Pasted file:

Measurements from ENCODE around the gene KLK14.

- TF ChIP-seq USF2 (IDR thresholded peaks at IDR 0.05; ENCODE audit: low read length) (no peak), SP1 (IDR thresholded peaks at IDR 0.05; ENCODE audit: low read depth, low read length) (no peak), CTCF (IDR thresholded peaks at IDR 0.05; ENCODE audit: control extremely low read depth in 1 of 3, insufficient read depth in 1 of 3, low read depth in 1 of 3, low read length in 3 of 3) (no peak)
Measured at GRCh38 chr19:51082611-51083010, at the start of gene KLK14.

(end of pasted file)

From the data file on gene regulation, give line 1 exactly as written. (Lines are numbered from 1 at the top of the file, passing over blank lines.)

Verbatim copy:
Measurements from ENCODE around the gene KLK14.